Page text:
“It was a Rubicon, and we’ve crossed it.” That was how leading New Democrat Will Marshall recently described his party’s 1996 about-face on welfare to The American Prospect. The fitting, less congratulatory comparison of Vandals pouring into Rome evidently never struck Marshall, but perhaps it should have.
The fact is, when the Democrats appropriated long-held conservative ideas on welfare policy, they helped initiate a new era in American social policy. Years before the key reforms passed, Marshall wrote, “Welfare’s perverse economics make the system a trap, not a safety net.” And, “Few would deny that public assistance offers [recipients] a means of support that functions as an alternative to work and marriage.”
This was standard conservative fare—until the 1990s, that is. Today, venues for serious liberal thought like The American Prospect or The New Republic have published scarcely anything challenging the new welfare consensus, because they’ve adopted it as their own. The invaders have hastily assimilated, joining the ranks of their rivals—all in less than a decade.
Ending Welfare as We Know It compiles the history of this process of assimilation into one volume. The book is a useful chronology of the developments that culminated in the 1996 Personal Responsibility Act, the legislation that, in President Clinton’s tired phrase, ended welfare as we know it.
Weaver offers helpful summaries of the most important issues in welfare: the failure of earlier reform attempts, the maneuverings on the Hill and elsewhere in government that produced reform, and the role of the earned income tax credit in helping reform succeed. Even the role of policy research and the wonkery of the think-tank underworld are discussed in considerable detail. As welfare reform turns five this August, look for Ending Welfare as We Know It to be a major source for various retrospectives—a limited victory for Weaver and probably short of his ambitions for the book, but a constructive accomplishment nonetheless.
The trouble with this book is not the research, but the argument. The book is short on original ideas; by approaching the topic through rational choice analysis, Weaver dodges questions about the substance of reform, opting instead for a value-free look at the political wheeling and dealing that shuffled the bill through the legislative process. As to whether reform was good—for welfare recipients, for the electorate, for society as a whole—Weaver has little to say.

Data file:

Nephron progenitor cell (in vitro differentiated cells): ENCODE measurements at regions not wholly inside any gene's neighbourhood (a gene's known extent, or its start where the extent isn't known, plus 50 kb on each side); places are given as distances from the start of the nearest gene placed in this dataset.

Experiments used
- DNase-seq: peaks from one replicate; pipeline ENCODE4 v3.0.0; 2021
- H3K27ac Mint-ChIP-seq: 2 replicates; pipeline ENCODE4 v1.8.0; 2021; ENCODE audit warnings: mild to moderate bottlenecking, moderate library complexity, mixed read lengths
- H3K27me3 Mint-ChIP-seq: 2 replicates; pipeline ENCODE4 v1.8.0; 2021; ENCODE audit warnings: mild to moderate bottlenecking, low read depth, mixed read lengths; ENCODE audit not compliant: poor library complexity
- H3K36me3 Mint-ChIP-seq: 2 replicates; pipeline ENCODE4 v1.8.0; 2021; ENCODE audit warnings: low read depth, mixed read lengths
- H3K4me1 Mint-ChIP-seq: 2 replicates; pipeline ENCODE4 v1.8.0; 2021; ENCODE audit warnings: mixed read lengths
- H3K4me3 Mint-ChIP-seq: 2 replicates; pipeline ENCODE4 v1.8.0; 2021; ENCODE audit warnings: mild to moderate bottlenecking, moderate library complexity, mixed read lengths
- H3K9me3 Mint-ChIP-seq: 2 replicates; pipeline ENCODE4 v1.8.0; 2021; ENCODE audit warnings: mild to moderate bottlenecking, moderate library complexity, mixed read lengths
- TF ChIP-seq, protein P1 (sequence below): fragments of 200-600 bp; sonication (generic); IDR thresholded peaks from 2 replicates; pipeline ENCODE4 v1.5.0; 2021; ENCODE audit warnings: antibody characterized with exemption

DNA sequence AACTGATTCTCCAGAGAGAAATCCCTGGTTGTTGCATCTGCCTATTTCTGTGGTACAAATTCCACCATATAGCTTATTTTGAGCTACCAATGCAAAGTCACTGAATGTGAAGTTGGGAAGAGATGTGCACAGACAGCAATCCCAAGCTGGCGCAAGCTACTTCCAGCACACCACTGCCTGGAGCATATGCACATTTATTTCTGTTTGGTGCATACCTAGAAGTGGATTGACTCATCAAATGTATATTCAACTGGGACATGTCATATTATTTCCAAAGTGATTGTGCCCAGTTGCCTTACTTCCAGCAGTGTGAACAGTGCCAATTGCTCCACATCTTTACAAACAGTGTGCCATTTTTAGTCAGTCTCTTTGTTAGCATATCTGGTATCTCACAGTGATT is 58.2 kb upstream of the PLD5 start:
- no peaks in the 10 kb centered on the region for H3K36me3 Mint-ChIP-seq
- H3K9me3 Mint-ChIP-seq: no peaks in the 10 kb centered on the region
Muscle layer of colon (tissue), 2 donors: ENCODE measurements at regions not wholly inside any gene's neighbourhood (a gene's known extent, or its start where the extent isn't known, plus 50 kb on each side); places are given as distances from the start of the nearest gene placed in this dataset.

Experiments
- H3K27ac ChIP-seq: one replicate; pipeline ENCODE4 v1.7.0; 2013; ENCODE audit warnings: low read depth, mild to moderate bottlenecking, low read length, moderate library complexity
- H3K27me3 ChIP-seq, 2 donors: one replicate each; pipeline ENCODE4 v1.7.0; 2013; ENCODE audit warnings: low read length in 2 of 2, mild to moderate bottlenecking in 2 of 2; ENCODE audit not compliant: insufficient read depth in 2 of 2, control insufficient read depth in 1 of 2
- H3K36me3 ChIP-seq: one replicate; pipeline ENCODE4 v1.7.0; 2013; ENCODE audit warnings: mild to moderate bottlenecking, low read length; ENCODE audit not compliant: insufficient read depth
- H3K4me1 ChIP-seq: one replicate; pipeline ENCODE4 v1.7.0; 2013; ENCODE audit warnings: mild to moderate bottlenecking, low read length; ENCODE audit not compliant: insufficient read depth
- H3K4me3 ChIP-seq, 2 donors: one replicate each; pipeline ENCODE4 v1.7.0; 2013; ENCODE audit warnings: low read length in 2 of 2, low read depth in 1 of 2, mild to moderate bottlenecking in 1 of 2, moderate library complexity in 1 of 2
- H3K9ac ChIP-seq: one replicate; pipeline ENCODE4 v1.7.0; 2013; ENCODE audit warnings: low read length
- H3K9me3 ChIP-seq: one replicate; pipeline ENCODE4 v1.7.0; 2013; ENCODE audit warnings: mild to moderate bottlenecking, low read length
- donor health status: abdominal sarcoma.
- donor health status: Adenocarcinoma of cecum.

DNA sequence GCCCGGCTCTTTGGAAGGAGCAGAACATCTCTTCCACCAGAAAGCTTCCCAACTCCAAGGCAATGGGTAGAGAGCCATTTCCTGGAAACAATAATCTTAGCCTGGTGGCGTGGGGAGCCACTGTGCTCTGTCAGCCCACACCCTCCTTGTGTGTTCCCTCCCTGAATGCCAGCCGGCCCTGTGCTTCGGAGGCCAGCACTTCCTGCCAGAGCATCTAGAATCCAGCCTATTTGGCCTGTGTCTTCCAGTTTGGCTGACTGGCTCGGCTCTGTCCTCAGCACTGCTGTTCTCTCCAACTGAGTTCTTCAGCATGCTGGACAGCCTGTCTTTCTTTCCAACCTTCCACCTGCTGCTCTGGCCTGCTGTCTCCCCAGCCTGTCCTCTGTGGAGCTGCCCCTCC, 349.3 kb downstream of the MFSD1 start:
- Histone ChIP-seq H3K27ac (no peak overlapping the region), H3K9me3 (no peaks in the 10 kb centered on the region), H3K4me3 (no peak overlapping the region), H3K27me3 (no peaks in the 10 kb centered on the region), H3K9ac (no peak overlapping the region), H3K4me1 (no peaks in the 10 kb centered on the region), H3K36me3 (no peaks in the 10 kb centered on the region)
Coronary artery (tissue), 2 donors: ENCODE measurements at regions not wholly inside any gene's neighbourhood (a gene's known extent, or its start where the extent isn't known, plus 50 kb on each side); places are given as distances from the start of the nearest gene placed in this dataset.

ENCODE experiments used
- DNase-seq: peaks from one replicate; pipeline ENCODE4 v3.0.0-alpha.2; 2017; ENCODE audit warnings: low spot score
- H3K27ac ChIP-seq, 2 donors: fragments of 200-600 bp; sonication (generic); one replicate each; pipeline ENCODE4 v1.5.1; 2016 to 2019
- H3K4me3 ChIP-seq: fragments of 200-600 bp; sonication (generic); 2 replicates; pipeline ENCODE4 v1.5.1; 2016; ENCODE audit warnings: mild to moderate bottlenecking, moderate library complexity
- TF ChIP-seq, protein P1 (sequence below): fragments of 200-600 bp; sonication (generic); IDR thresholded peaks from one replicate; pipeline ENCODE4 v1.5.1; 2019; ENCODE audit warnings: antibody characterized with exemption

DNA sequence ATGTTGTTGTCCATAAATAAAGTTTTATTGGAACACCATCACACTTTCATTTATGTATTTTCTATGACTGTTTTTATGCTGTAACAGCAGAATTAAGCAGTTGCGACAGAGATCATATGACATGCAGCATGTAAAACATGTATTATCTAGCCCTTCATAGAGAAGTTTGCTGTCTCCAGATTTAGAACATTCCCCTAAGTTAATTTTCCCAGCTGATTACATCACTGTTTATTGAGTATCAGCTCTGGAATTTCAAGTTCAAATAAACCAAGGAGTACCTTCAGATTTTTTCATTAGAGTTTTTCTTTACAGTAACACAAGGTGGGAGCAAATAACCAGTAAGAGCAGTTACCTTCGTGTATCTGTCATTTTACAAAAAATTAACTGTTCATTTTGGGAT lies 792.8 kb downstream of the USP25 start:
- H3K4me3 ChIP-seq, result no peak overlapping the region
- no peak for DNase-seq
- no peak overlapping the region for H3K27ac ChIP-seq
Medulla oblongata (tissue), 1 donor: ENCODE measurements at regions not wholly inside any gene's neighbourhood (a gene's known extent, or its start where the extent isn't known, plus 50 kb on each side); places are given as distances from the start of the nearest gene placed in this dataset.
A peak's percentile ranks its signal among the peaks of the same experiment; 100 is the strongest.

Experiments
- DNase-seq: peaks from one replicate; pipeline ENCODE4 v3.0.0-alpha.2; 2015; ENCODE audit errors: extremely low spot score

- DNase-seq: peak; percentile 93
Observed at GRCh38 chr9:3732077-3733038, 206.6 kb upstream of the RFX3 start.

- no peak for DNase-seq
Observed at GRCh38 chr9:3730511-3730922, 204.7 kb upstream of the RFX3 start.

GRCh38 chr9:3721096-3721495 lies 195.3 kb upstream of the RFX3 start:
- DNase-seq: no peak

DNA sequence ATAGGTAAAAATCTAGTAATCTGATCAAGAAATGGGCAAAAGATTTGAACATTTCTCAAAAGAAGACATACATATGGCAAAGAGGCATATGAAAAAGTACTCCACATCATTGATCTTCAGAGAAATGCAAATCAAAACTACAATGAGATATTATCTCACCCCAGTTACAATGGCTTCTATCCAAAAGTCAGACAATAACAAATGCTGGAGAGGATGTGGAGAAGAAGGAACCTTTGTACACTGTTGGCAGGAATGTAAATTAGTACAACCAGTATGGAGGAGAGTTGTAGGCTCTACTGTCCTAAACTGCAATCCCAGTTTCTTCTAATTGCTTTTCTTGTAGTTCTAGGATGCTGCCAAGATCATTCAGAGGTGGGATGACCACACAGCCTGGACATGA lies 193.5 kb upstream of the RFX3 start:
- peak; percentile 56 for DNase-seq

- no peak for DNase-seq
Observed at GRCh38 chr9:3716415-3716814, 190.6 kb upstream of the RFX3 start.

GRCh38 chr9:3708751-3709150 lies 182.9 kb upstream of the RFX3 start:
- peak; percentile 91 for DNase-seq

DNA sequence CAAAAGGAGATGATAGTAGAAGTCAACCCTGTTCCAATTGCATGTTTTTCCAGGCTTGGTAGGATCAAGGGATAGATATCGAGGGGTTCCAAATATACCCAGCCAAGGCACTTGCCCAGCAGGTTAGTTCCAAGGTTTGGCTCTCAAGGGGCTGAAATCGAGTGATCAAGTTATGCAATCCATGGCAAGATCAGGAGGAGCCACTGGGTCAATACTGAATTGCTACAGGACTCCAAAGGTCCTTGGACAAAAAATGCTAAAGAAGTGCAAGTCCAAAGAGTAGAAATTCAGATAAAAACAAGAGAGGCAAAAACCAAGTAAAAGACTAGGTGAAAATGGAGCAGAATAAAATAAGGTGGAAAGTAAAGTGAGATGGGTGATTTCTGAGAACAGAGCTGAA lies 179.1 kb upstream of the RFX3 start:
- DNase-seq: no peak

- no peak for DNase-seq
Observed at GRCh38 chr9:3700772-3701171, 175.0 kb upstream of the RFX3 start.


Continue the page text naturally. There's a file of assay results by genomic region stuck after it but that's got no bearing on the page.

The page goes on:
We learn, for instance, that politicians “face hard choices because their political opponents work hard to make their choices as unappealing as possible.” Well, amen to that—choices are always difficult when one’s opponents maneuver for maximum advantage. Weaver won’t have us forget it. But what does it tell us specifically about welfare? Not much. Weaver’s argument applies to just about anything, signifying as much about soccer or bowling as it does social policy.
Rather than concede the limitations of this approach, the author carries it through to the banal end. The book’s major summary points are simply vacuous: “Making difficult choices from diverse alternatives—sometimes good choices, often hard choices or bad choices—is what politics is all about.” Again, true enough, but what specifically does it teach us about welfare? And what is Weaver’s grand conclusion? “A final conclusion is that choices have consequences; they can never be undone.” Well, didn’t welfare reform prove that choices—60 years’ worth of New Deal-inspired choices—can be undone?
It did, but Weaver’s agnostic approach to welfare prevents him from acknowledging as much. Because the author explicitly refuses to place welfare reform in the context of a political science of welfare provision—a controversial subject, to be sure—he is confined to groping in the dark.
Is welfare dependency-creating and corrupting, or is it primarily poverty-reducing and disparity-correcting? Is it subject to runaway, politically-driven expansion, or can it be controlled and efficient? These questions matter most in the welfare debates, but they go untreated here. And it’s not as if they are new questions: Tocqueville pondered them more than a century and a half ago. He arrived at something of an iron law on welfare: that public assistance and “pauperdom” exist in a symbiotic relationship. That relationship is key to understanding welfare politics and constitutes the single most important element missing from Weaver’s study.
Brendan Conway is assistant editor of The National Interest.